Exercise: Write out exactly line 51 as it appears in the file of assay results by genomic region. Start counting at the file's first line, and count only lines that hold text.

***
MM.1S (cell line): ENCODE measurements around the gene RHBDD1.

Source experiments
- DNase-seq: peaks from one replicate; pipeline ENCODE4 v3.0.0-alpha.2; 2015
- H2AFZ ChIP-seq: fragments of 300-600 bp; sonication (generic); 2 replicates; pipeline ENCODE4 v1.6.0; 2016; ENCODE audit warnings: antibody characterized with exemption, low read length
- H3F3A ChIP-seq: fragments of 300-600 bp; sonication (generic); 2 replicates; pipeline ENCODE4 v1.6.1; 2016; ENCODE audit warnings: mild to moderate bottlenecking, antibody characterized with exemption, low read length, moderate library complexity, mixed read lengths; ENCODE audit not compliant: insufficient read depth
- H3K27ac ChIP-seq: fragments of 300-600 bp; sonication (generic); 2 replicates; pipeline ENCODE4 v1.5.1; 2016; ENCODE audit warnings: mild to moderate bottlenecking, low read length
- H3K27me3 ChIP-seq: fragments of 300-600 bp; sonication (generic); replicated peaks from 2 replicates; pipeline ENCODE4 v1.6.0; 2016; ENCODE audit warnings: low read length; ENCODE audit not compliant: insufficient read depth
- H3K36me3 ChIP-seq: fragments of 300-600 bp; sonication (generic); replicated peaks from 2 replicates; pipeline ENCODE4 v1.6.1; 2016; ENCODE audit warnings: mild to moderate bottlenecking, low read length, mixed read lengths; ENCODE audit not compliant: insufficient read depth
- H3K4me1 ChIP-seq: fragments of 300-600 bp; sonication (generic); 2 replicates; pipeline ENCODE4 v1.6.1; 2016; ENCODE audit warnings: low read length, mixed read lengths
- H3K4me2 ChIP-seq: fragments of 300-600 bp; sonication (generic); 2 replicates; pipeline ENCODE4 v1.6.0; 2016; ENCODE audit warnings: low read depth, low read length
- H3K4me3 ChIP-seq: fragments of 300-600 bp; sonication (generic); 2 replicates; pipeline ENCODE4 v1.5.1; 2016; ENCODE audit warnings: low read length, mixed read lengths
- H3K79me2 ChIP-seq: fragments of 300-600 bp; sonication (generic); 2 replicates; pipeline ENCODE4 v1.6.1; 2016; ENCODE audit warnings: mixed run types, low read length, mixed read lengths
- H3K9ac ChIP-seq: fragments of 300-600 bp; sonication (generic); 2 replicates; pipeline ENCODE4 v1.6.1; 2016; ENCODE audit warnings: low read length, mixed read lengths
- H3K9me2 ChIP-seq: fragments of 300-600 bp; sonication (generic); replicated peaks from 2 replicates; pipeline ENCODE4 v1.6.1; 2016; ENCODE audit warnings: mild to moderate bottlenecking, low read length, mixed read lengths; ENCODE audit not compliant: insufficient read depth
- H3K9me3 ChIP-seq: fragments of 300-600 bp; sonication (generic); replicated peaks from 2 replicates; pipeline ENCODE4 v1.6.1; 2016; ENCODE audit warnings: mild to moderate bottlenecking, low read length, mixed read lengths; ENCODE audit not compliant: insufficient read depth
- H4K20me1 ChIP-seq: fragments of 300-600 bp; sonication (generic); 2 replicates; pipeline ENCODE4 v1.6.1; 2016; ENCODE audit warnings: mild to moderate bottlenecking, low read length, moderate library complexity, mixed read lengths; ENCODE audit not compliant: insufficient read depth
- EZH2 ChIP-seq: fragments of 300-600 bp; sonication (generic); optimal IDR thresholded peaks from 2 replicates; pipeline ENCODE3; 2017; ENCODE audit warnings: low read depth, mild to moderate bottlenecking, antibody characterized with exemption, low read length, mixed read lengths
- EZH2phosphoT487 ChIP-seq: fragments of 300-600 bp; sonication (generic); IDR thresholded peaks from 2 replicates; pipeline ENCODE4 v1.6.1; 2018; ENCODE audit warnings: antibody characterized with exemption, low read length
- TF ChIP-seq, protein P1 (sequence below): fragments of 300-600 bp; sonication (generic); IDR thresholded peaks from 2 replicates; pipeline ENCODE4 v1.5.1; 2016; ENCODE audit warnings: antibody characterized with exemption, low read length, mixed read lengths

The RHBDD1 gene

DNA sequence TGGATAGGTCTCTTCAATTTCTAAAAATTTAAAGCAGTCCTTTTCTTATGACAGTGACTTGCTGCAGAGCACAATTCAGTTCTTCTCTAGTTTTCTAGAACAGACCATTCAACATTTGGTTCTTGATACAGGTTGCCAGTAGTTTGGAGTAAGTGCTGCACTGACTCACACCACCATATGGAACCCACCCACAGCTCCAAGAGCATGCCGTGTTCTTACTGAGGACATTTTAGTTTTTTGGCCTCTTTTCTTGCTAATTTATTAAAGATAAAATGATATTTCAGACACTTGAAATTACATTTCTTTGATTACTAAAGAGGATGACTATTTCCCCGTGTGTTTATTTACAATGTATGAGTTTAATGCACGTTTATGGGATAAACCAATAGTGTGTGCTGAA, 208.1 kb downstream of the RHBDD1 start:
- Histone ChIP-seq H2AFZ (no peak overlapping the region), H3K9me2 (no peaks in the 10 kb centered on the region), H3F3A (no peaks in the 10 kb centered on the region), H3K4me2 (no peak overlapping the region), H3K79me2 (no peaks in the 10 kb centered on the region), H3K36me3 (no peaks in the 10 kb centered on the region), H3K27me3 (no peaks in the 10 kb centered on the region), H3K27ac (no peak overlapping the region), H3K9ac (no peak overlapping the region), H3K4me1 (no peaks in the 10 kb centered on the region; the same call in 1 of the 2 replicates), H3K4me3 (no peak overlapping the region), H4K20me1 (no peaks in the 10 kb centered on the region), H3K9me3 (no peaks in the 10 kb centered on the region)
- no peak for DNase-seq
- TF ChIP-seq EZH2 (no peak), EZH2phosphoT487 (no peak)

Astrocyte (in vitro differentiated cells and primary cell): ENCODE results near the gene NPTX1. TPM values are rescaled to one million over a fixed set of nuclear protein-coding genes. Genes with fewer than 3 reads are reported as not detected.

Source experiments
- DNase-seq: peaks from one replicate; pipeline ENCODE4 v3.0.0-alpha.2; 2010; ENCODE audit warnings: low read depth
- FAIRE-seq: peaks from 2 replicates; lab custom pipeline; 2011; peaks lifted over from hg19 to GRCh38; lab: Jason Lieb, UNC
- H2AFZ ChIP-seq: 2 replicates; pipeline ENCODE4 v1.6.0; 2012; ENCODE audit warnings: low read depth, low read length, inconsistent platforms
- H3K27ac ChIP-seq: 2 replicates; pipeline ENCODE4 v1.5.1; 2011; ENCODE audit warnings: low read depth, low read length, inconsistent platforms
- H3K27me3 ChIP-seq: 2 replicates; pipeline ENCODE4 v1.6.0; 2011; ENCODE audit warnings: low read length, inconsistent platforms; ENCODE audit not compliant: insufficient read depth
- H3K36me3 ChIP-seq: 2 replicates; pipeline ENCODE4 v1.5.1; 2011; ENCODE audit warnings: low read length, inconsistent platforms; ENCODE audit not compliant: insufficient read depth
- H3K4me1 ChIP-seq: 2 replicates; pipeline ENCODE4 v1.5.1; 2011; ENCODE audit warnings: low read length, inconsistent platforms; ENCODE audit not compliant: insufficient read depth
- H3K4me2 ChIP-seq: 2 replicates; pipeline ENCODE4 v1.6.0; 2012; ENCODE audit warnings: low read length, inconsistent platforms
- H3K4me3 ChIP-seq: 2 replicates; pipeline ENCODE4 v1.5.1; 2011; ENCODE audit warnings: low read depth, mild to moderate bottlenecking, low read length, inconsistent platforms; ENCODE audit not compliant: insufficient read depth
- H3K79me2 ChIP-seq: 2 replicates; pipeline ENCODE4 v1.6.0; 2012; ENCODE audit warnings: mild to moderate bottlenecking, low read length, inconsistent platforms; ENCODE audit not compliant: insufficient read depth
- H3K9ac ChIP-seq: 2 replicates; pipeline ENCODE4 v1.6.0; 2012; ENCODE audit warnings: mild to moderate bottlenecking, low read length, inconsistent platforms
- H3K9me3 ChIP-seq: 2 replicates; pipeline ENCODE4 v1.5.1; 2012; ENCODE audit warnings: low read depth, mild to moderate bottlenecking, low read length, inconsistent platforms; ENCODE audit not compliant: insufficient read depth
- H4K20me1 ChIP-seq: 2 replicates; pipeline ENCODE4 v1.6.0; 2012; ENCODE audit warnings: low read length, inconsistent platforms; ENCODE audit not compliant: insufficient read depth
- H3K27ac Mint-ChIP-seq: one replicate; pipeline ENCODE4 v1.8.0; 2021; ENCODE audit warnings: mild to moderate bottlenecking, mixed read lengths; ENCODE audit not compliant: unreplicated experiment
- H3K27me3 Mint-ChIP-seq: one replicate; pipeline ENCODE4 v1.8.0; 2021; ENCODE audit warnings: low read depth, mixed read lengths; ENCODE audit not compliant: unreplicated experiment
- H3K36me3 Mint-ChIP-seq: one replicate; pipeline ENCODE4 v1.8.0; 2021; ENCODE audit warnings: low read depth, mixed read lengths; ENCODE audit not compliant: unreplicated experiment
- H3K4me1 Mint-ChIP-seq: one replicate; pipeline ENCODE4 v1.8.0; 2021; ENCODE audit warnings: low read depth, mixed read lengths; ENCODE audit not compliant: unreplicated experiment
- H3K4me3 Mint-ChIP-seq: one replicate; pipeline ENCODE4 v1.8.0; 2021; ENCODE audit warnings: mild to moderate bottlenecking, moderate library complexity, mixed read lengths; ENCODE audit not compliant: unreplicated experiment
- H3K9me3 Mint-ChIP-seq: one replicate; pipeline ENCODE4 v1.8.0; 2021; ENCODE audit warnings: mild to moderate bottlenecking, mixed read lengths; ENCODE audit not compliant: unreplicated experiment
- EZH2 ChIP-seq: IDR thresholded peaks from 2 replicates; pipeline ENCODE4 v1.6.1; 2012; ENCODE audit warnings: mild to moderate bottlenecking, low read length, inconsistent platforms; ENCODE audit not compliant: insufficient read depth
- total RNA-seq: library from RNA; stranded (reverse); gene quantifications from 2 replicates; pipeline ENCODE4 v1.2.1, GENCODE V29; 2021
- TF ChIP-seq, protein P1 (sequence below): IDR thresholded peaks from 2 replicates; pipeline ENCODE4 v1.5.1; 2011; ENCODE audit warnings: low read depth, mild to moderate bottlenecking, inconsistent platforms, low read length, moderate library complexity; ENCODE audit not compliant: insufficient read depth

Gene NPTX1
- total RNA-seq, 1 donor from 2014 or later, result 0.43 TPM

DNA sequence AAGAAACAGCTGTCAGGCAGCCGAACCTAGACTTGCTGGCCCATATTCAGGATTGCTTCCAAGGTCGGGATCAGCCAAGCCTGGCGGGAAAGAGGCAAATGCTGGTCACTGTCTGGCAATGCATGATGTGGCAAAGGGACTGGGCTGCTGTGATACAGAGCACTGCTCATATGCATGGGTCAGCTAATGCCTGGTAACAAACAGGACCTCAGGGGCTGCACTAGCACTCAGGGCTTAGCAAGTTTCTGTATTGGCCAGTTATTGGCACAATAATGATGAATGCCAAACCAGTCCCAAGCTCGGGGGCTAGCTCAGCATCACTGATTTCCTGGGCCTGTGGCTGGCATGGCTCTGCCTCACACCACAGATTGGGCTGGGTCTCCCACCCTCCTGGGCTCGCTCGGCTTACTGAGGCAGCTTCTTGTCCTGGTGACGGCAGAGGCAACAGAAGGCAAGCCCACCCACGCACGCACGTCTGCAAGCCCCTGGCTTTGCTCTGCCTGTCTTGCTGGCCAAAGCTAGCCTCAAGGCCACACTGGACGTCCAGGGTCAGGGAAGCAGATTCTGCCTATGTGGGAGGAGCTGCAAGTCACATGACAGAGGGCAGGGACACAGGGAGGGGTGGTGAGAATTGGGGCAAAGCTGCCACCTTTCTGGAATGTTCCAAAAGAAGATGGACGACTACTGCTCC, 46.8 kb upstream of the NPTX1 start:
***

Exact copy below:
DNA sequence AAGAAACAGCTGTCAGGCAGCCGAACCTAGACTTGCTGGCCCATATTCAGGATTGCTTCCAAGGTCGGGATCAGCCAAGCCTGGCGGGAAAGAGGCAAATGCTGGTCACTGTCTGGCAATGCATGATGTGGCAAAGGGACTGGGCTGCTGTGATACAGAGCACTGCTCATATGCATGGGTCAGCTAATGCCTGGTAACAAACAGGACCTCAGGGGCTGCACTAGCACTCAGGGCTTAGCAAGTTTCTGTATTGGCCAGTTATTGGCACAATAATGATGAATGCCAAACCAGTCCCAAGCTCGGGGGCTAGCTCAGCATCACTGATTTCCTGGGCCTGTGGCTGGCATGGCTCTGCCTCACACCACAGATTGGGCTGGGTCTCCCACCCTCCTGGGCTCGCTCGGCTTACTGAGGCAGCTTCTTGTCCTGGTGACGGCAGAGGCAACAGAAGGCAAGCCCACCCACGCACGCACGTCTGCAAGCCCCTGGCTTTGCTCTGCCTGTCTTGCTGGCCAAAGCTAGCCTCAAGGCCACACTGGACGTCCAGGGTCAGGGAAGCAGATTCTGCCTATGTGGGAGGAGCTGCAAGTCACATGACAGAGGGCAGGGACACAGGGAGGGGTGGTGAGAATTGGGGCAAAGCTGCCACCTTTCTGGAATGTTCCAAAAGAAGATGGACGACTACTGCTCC, 46.8 kb upstream of the NPTX1 start: